The ‘dawn of a new age’. Sound familiar?
Our age seems to affect a lot of things in life and in particular, the workplace; Our pay, our ‘ability’ to do the tasks & projects we are set, how we are treated, how others perceive us… To name a few.
In the news this week, the BBC posted an article titled ‘Just the job? When interviews go wrong’. It tells the tale of the time when Katherine Irvine attended a job interview for a Recruitment Consultant, and it all went a little wrong…
The normal thought on the hiring managers’ mind is whether the candidate has the relevant skills and experiences that the Client is looking for, right? Not for Kathrine. Whilst participating in a group interview, the person interviewing them made a comment that she and the others in attendance were ‘older’. She says “”There were concerns about us being able to work long hours””. Katherine is 37, may I add. As if that wasn’t bad enough, she was then asked by the same interviewer “”What do you think? Do you think you’re too old?””. Not normal practice for a job interview by any means and highly offensive. Are our hiring managers really going to discriminate against potential Talent based on their age over their capability to perform at work?.
If anything, the older the candidate the more experienced, right? Under the ‘relevant skills and experiences required’ section on a job advert have I ever see the phrase “”Must be of … age””. Such criteria are usually ‘At least 2 years+ event industry experience’ , ‘Knowledge of using delegate management registration systems’ or ‘Experience in managing a team of 50 or more’. Never has there been a mention of age and the ability to perform or ‘work the long hours the events industry demands’.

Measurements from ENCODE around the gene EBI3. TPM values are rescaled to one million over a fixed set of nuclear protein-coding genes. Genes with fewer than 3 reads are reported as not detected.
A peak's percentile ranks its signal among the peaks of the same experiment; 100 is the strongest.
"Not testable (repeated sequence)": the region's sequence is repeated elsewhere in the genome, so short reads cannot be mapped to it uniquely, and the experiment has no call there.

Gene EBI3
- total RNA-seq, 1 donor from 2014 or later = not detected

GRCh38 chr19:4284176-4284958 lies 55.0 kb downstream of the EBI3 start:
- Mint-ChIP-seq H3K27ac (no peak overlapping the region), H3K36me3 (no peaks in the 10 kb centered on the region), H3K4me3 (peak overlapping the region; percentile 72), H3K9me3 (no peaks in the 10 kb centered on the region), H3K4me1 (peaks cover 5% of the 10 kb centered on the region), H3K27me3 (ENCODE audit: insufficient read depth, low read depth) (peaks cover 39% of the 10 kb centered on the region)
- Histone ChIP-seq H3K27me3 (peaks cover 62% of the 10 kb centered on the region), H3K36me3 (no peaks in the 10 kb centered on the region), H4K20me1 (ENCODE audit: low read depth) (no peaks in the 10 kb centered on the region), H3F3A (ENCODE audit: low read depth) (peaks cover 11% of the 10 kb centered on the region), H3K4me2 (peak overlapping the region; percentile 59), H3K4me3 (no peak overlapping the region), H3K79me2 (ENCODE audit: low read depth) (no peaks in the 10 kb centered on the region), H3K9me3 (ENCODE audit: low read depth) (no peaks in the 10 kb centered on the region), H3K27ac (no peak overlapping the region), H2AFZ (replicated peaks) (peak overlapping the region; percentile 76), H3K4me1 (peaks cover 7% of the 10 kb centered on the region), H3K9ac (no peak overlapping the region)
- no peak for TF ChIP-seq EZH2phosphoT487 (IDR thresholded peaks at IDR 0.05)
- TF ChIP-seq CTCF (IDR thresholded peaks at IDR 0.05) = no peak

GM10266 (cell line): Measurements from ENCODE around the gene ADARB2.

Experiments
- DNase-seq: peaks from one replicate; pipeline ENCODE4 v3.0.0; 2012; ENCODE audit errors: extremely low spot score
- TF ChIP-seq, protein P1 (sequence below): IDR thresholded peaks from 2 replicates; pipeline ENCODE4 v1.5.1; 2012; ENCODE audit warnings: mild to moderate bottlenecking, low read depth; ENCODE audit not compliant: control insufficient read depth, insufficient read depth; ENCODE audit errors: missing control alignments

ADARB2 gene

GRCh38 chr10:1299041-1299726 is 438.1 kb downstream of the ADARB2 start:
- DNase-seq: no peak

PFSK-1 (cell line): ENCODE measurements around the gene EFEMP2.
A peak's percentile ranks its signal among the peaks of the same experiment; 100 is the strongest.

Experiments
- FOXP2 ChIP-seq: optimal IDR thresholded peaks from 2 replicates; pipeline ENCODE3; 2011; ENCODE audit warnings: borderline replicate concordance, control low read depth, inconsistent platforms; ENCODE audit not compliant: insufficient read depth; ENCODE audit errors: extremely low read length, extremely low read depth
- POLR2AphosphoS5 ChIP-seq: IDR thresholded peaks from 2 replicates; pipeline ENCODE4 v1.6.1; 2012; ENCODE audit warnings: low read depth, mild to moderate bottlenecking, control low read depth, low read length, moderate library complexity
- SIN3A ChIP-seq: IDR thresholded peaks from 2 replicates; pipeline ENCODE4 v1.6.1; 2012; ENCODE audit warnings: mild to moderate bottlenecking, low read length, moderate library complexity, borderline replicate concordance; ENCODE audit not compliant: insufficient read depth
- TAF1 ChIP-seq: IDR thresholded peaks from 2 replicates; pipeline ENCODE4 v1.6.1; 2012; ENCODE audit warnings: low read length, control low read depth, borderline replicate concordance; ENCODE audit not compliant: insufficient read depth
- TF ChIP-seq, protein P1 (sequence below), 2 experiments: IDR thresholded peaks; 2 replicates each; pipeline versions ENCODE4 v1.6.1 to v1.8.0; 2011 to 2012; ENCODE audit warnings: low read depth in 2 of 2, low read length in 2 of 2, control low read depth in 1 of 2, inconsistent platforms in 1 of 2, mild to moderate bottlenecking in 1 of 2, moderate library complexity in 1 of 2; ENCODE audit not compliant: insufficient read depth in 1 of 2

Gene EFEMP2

According to the article, age was not the only offensive question asked to interviewing candidates. One ‘mature’ student, Kevin Helton was asked “”You used to be in the Army, how many people have you killed?””. Unless Kevin was applying for a role as an assassin or a Marine, this question should not have been asked as it was irrelevant and intrusive.
royall are aspiring to change the way the Events & Live Communications sector view potential candidates by applying Human Fit. royall do not match candidates skills and experiences to a list of criteria from a job specification – our talented team with over 50+ years combined experience – work closely with you to uncover what are your passions, your purpose and your promise. What will you bring to the industry? We are not a CV search and send agency, we are aspiring to be the only Event and Communications recruitment, employer brand and talent development consultancy. We value and develop our talent, clients and the royall team equally.
Don’t worry future candidates, as long as you go into the interview with a firm hand-shake, a smile on your face and a stand-out CV that matches the hiring managers requirements for the role, you’ve got nothing to worry about. And if you do get asked a ‘compromising’ question, be dignified and manipulate the answer so that the outcome puts the ball in your court, that way you are still answering the question but to your own advantage and without being offended.
Read the full article here: http://www.bbc.co.uk/news/business-39818120”